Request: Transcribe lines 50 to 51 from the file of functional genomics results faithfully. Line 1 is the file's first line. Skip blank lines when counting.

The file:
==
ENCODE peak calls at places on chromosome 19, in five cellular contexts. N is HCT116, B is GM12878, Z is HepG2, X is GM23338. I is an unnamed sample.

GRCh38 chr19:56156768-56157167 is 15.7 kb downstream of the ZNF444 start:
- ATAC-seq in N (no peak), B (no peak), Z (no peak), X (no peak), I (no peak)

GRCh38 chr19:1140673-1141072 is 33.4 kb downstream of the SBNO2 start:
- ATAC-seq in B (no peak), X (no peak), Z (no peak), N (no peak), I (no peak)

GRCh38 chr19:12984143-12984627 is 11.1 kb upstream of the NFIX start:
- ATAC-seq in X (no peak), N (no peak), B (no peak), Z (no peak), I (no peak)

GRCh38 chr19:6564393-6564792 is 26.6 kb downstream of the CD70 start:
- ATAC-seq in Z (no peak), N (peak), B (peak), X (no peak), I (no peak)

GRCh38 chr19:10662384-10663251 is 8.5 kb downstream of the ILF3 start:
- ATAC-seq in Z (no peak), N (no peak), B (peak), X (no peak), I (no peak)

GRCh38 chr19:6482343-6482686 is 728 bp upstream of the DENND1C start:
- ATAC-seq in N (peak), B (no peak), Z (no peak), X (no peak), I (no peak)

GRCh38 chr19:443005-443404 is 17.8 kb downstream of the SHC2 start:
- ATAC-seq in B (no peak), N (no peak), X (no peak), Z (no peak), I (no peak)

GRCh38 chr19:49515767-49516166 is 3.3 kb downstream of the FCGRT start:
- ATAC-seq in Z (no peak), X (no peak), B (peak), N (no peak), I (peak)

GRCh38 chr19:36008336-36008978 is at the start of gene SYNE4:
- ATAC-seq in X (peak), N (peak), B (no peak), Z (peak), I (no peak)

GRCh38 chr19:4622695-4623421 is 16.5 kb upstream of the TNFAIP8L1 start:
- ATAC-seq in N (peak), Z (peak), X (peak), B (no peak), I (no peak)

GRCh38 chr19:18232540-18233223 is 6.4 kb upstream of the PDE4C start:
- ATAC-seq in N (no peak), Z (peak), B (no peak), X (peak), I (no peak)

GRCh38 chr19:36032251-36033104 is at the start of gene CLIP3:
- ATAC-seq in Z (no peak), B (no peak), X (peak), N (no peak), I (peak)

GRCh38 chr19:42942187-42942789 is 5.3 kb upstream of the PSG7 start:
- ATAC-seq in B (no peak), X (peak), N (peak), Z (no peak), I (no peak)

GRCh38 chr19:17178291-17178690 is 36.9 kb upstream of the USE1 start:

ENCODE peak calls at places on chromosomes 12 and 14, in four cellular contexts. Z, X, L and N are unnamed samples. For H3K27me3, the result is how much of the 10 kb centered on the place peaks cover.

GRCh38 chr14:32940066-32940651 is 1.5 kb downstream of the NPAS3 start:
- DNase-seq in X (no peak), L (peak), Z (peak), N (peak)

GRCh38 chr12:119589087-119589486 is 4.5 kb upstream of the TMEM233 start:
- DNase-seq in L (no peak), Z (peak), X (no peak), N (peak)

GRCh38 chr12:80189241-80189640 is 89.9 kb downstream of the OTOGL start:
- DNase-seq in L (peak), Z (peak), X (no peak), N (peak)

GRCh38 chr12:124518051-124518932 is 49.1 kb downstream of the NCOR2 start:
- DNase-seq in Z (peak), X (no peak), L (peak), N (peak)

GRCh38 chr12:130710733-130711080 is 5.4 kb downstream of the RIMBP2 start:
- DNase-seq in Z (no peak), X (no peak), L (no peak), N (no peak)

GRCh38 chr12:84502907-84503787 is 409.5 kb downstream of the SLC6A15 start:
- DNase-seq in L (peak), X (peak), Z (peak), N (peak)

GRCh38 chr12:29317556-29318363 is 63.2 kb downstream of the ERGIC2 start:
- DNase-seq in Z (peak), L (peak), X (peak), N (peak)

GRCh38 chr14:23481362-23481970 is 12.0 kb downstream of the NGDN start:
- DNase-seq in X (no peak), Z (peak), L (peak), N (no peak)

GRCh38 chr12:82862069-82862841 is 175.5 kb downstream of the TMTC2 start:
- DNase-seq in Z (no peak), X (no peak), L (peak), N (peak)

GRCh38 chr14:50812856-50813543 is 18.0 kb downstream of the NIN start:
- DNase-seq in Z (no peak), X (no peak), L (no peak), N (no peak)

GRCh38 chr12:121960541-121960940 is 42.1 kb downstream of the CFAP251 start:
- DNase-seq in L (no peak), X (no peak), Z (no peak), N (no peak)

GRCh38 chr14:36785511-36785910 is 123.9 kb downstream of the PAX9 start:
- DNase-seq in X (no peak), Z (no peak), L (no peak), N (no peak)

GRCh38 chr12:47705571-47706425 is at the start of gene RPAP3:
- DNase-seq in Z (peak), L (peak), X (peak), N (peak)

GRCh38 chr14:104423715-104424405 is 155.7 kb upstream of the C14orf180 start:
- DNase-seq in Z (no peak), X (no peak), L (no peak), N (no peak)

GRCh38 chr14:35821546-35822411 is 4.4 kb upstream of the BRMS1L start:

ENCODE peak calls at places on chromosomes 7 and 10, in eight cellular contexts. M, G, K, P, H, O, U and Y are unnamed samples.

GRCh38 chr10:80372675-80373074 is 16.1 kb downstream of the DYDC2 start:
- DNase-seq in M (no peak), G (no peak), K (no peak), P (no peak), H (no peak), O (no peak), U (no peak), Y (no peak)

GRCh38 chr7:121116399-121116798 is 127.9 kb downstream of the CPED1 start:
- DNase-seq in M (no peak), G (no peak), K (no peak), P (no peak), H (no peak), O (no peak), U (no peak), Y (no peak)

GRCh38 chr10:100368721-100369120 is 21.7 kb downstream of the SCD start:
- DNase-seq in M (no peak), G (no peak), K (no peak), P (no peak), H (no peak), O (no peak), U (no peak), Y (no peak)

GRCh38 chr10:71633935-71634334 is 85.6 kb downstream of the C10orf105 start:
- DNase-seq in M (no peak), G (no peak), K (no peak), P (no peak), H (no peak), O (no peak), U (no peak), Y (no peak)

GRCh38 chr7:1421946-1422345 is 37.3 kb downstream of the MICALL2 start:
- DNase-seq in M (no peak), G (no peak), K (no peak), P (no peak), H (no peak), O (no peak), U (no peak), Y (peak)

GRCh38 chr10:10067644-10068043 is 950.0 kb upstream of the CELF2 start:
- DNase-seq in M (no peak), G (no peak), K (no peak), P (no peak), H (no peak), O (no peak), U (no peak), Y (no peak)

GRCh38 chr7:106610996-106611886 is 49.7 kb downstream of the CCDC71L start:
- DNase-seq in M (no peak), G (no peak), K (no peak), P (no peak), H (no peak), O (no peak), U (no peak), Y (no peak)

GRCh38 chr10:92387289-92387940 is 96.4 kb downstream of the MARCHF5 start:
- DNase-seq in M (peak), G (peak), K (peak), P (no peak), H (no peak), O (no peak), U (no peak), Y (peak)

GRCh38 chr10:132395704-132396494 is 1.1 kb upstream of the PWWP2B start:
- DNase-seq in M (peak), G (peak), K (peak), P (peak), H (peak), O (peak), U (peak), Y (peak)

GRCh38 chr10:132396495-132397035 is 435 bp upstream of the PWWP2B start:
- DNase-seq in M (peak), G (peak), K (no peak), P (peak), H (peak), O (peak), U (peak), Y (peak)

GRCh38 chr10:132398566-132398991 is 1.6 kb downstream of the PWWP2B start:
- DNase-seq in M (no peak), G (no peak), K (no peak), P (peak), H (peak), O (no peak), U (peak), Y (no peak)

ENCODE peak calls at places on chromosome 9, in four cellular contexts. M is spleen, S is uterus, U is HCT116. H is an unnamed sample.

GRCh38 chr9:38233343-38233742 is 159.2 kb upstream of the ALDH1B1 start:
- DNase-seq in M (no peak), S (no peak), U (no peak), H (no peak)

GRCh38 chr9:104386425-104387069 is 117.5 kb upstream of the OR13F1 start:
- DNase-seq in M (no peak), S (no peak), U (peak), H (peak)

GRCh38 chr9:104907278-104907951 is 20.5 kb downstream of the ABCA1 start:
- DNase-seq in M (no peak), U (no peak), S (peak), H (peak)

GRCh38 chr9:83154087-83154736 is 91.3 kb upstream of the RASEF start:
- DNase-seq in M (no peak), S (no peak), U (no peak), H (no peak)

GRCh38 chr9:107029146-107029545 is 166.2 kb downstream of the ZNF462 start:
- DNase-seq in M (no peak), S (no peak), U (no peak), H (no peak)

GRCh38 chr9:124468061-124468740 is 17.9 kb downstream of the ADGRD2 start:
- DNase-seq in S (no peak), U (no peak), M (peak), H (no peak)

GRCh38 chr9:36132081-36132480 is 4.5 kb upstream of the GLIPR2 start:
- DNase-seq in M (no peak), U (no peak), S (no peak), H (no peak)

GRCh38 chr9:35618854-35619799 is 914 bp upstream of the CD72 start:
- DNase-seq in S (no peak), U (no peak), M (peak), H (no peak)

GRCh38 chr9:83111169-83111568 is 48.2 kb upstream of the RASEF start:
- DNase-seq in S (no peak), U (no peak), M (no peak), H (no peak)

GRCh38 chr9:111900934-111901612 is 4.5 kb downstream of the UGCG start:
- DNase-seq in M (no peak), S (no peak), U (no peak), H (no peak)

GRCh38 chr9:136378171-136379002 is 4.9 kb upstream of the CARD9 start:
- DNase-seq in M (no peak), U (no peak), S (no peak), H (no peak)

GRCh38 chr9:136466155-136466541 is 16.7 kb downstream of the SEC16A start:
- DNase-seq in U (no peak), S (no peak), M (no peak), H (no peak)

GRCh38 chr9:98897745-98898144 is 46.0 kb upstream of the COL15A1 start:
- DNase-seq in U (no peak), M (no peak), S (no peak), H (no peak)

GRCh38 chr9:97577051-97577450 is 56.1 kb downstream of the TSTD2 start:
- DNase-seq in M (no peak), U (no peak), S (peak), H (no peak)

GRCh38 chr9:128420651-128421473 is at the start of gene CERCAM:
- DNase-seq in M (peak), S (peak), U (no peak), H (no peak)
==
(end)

GRCh38 chr12:121960541-121960940 is 42.1 kb downstream of the CFAP251 start:
- DNase-seq in L (no peak), X (no peak), Z (no peak), N (no peak)